Baruch Spinoza

Spinoza: An Overlooked Thinker

Spinoza was born Baruch Spinoza in Amsterdam in 1632. His parents were of Spanish-Jewish decent and fled to Amsterdam to flee the Spanish Inquisition and became part of the Jewish community there. His father Michael was a merchant and was well-liked within the community. Hanna, Spinoza’s mother, would die in 1638, a little while before Spinoza was to turn six. Spinoza was influenced by Greek philosophy, including Platonism, stoicism and by Renaissance and enlightenment thinkers, including Maimonides, Machiavelli, Descartes, and Hobbes.


His controversial ideas challenged the divine origin of the Hebrew Bible, the nature of God, and the earthly power wielded by religious authorities both Jewish and Christian alike. He was often called an atheist by his contemporaries although nowhere in his work does Spinoza argue against the existence of God. His theological studies were inseparable from his thinking on politics, and he is grouped with thinkers like Hobbes, Locke, Leibniz, and Kant and he established a form of political writing called secular theology.

Spinoza questioned the authenticity of the Hebrew Bible and the nature of the Divine when he openly defied rabbinic authorities in 1655-1656. Consequently, the Jewish religious authorities expelled him permanently from the congregation and he was shunned by Jewish society at age 23, even by his own family. After expulsion, Spinoza lived an outwardly simple life as an optical lens polisher, but he was a dedicated clandestine philosopher and shared his writings with a circle of supporters. His works were banned by the Dutch Reformed church and his books were added to the Catholic Church’s index of Forbidden Books.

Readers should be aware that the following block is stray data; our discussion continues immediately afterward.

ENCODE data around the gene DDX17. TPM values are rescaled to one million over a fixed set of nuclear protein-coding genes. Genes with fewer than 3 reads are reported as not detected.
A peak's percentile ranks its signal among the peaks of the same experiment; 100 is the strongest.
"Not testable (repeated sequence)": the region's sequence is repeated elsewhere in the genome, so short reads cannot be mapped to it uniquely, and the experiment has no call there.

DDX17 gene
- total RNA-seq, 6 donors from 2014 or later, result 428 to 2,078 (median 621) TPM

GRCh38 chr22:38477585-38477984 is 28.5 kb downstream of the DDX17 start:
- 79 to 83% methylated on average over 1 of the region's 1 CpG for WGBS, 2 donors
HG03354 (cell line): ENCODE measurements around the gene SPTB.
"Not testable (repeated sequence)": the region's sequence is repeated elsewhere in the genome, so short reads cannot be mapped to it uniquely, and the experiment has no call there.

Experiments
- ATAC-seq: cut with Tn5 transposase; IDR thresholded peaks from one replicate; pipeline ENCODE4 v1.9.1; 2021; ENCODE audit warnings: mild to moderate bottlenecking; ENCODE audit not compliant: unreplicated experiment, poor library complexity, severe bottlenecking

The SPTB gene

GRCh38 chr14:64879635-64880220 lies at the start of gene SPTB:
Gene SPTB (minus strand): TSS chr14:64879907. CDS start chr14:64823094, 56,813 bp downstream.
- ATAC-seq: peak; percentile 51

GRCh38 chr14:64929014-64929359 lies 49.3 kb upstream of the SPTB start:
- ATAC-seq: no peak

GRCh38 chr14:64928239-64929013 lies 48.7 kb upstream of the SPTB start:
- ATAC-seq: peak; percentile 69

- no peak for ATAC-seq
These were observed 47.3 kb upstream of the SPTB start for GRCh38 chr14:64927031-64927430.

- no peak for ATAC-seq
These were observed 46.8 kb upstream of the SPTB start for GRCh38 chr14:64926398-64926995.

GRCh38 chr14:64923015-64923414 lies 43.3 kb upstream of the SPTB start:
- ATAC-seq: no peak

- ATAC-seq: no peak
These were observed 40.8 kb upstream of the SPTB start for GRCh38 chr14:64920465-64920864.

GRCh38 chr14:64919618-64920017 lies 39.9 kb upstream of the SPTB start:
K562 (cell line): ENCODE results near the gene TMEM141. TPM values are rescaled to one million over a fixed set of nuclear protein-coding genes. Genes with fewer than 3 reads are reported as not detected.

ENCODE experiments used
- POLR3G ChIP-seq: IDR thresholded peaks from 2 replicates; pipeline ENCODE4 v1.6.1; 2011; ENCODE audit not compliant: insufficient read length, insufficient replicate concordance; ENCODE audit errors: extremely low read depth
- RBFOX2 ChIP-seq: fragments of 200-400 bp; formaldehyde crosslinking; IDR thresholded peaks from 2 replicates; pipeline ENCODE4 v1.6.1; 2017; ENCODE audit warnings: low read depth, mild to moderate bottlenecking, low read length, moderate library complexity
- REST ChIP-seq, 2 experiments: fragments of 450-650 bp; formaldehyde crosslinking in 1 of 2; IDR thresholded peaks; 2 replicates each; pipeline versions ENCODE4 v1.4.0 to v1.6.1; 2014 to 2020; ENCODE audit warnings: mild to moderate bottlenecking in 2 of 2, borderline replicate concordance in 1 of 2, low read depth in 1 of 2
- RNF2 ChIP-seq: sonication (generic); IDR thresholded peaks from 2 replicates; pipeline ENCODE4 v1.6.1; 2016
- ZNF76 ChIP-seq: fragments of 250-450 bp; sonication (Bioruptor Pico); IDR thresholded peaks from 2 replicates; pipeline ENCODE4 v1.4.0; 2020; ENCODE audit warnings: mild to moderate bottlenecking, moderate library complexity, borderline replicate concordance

Spinoza’s philosophy and writings include metaphysics, epistemology, political philosophy, ethics, philosophy of mind and philosophy of science. It earned Spinoza an enduring reputation as one of the most important and original thinkers of the seventeenth century and deeply influenced Albert Einstein and other modern thinkers and scientists.


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